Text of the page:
Ray argued, “There is no greater; at least no more palpable and convincing Argument of the Existence of a Deity, than the admirable Art and Wisdom that discovers itself in the Make and Constitution, the Order and Disposition, the Ends and Uses of all the Parts and Members of this stately Fabrick of Heaven and Earth.”
The order of creation is good, John Ray insisted, and the durability of his research and writing confirms that claim.
John Ray’s work of observing, recording, and explaining the order in creation laid a solid foundation for later developments in biological and botanical sciences. So important was Ray’s work, that at least three societies exist today to continue promoting his research and writings, and to carry on his love for creation and its order.
Order is good
The witness of creation is that order is good, and in our souls we know this implicitly. Everything about our lives depends on order: when we eat, how we work and conduct our relationships, how we dress our bodies, arrange food on a plate, schedule and fulfill meetings, mow our lawns, hang our clothes in the closet, arrange books on a shelf, attend to matters of personal hygiene, use an app, send a text message, and much, much more – all depend on order. And as we bring order to bear on our lives, in all aspects of our lives, we reflect the order we observe and learn in the creation around us, and together with it, refract the order of God, and enjoy and display His goodness.
1. Why is it so easy to take the order in creation for granted? How can we keep from doing this, and why should we?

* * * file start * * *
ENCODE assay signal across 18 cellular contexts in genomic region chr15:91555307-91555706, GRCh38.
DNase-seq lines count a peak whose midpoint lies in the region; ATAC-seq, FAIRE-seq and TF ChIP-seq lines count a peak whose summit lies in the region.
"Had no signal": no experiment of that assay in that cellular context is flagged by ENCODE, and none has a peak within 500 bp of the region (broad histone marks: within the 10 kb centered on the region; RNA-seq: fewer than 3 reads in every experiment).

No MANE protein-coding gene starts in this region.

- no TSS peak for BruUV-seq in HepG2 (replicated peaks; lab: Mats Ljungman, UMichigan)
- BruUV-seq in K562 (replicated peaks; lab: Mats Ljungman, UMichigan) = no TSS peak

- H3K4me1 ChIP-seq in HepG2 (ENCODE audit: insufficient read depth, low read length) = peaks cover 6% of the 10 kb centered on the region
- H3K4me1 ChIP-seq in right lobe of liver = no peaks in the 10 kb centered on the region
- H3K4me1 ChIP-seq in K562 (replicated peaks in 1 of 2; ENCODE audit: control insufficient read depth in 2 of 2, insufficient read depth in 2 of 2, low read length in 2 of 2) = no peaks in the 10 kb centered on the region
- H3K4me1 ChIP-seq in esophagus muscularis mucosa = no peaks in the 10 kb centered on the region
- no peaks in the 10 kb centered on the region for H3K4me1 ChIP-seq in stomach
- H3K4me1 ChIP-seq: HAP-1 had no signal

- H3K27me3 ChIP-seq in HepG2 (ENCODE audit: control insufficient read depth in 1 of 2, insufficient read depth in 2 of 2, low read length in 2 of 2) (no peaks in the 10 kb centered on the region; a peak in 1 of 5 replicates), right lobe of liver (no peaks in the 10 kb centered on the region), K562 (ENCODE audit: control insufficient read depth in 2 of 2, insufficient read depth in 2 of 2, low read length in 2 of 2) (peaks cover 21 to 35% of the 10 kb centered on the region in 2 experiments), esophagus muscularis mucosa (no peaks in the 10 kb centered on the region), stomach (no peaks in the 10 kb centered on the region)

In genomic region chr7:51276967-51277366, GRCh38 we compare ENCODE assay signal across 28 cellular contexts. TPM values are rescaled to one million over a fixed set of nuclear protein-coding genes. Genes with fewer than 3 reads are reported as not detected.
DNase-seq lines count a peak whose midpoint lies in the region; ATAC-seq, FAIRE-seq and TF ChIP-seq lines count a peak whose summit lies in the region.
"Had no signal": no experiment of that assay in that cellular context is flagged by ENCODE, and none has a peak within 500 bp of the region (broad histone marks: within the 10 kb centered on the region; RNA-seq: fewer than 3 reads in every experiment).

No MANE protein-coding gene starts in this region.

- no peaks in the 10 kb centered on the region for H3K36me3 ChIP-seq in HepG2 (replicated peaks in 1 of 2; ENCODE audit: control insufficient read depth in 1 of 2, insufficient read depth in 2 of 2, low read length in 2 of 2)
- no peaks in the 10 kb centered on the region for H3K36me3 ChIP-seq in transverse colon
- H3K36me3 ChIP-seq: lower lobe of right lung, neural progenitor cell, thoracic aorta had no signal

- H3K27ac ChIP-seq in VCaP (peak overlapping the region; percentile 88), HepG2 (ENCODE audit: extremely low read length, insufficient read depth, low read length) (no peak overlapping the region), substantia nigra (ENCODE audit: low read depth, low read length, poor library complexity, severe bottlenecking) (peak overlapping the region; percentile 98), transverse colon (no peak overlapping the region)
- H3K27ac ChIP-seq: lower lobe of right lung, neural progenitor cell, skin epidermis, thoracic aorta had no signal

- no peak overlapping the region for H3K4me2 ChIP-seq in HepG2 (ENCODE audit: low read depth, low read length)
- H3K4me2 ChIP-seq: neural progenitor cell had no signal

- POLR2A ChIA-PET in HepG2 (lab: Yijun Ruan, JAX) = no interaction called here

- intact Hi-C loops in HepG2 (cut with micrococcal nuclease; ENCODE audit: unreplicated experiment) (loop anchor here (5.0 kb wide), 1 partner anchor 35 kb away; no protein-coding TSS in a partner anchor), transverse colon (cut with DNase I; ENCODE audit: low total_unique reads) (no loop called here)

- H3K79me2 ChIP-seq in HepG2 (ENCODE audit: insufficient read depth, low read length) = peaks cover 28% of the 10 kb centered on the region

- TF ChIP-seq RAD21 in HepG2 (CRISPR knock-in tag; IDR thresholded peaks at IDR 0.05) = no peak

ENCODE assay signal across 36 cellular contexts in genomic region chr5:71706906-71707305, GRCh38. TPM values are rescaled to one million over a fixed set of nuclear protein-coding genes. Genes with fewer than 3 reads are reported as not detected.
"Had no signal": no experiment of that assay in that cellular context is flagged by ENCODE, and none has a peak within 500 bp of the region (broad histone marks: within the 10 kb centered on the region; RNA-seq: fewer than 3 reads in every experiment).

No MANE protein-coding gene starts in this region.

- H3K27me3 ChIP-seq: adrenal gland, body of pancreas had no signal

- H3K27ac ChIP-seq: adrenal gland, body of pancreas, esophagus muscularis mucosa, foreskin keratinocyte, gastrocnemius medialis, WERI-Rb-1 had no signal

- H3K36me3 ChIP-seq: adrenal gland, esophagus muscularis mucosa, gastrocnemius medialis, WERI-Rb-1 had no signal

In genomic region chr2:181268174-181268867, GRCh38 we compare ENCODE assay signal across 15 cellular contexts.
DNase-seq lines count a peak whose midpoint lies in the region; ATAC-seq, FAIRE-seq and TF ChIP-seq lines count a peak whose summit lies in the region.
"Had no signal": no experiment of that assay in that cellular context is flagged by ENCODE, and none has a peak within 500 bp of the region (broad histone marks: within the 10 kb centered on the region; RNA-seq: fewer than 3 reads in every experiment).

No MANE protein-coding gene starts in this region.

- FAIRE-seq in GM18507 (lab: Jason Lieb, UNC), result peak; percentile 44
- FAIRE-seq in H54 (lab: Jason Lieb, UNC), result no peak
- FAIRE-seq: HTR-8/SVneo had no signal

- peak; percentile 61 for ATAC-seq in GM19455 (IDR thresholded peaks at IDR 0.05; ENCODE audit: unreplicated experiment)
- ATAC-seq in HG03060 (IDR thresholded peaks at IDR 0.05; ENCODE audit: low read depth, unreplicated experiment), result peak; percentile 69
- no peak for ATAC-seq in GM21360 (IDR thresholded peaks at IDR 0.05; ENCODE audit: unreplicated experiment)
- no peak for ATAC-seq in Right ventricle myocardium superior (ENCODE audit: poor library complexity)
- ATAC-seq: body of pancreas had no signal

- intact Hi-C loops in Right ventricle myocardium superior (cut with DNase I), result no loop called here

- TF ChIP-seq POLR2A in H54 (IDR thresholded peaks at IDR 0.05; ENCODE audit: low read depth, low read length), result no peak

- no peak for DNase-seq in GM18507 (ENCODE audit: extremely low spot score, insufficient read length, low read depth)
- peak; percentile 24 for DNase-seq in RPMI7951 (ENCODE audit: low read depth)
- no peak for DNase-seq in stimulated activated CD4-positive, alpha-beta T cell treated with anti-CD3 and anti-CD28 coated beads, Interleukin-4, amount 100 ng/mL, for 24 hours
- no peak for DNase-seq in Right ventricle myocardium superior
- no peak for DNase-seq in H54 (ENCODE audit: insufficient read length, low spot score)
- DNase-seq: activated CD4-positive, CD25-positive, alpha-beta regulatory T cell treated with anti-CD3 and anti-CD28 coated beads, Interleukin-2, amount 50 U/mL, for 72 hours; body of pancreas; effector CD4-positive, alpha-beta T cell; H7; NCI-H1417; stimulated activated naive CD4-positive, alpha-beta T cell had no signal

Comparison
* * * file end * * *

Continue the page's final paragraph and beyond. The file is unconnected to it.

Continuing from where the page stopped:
2. Meditate on Psalm 8.1, 2. How can the order in creation provide a convincing argument for the existence of God?
3. What would the world be like if order were optional in human life? How does the order we witness in creation helped to bring out the goodness of God in our lives?
Next steps – Preparation: Today, make note of all the different kinds of order you observe in the world around you. Give thanks to God for each one.
T. M. Moore
What are you doing at 8:18 am? If you’re with Bruce Van Patter, you’re observing the goodness of God in your immediate surroundings. Take a look at Bruce’s column, and let your world come alive with goodness (click here).
Our Mission Partners Outreach can help you follow God’s call to share the Good News of Christ and His Kingdom with the people in your Personal Mission Field. The training and materials are free, and the program is available in two formats, and can be used in your Bible study group or Sunday school class. Watch this brief video (click here), and download the informational flyer to learn more.
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Except as indicated, Scripture taken from the New King James Version. © Copyright 1982 by Thomas Nelson, Inc. Used by permission. All rights reserved.